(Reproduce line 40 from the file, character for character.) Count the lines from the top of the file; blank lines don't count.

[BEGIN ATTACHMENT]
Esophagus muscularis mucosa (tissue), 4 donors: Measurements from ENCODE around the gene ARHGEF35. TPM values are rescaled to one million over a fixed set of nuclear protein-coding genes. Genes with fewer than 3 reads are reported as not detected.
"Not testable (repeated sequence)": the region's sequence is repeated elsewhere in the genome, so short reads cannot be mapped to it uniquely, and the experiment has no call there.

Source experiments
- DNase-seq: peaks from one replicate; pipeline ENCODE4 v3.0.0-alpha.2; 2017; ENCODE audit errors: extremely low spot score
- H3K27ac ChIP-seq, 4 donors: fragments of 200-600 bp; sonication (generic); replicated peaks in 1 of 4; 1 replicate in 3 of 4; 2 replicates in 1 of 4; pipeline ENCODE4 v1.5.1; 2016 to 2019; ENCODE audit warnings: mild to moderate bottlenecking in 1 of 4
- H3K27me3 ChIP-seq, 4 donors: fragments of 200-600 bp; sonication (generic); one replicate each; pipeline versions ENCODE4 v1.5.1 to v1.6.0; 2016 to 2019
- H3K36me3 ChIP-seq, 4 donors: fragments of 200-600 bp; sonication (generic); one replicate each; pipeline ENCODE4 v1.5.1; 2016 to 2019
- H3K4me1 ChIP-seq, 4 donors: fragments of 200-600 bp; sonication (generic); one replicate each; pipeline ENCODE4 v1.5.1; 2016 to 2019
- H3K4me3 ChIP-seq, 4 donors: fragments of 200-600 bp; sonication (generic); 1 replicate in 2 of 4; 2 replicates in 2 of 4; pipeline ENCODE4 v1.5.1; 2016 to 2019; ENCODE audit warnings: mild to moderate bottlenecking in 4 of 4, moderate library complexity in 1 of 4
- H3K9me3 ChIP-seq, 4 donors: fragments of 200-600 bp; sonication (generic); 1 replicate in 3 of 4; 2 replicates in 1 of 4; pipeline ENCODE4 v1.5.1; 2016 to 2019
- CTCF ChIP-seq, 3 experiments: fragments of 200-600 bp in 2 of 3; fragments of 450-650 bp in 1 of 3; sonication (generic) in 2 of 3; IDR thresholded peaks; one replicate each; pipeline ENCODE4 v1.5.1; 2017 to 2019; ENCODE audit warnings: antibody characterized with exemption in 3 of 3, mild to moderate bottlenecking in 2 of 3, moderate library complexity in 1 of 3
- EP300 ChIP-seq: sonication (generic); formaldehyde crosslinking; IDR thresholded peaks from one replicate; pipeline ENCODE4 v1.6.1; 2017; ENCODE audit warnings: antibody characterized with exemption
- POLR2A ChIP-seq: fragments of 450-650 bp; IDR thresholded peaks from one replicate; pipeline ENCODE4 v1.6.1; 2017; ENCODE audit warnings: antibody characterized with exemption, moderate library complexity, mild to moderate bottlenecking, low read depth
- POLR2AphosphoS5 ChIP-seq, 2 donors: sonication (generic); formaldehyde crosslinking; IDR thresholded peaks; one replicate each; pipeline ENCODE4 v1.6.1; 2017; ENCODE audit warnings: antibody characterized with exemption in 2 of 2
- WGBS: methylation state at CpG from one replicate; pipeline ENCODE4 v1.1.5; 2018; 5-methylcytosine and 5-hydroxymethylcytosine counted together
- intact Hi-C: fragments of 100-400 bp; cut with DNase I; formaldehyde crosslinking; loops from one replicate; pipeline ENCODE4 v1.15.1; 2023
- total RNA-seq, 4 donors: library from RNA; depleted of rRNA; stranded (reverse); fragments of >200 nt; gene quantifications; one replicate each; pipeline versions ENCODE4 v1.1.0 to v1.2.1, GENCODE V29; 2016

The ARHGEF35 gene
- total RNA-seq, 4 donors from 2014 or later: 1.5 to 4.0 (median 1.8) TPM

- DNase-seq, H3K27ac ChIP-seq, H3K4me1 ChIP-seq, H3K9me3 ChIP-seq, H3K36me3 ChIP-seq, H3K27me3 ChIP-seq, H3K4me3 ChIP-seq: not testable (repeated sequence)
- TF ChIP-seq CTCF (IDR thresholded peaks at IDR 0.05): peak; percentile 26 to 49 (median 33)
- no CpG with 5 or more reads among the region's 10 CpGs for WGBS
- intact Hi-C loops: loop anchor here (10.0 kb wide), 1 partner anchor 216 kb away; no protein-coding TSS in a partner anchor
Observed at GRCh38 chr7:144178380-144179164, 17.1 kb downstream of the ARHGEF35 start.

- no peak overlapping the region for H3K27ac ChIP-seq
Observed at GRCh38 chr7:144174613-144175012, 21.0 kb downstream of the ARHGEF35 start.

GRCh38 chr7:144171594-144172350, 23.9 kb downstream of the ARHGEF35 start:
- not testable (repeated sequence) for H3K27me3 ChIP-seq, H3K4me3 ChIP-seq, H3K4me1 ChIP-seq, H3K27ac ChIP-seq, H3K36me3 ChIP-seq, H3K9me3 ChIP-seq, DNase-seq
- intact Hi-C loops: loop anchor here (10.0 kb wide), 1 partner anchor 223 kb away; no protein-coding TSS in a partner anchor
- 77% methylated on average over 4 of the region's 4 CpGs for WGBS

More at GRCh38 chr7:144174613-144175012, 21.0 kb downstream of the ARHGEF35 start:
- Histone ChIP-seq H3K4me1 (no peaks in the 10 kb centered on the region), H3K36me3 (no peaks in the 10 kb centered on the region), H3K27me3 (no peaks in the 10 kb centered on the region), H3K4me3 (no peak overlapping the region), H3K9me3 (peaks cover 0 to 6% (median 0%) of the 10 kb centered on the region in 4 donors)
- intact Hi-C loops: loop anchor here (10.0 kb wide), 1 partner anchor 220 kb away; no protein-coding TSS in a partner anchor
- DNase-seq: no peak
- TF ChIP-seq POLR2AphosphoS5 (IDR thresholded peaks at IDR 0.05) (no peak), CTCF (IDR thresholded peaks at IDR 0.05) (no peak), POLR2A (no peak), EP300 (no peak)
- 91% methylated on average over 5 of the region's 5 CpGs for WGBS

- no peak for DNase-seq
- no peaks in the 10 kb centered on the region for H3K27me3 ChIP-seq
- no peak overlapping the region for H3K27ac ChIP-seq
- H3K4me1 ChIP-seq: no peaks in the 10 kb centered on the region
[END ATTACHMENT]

- H3K4me1 ChIP-seq: no peaks in the 10 kb centered on the region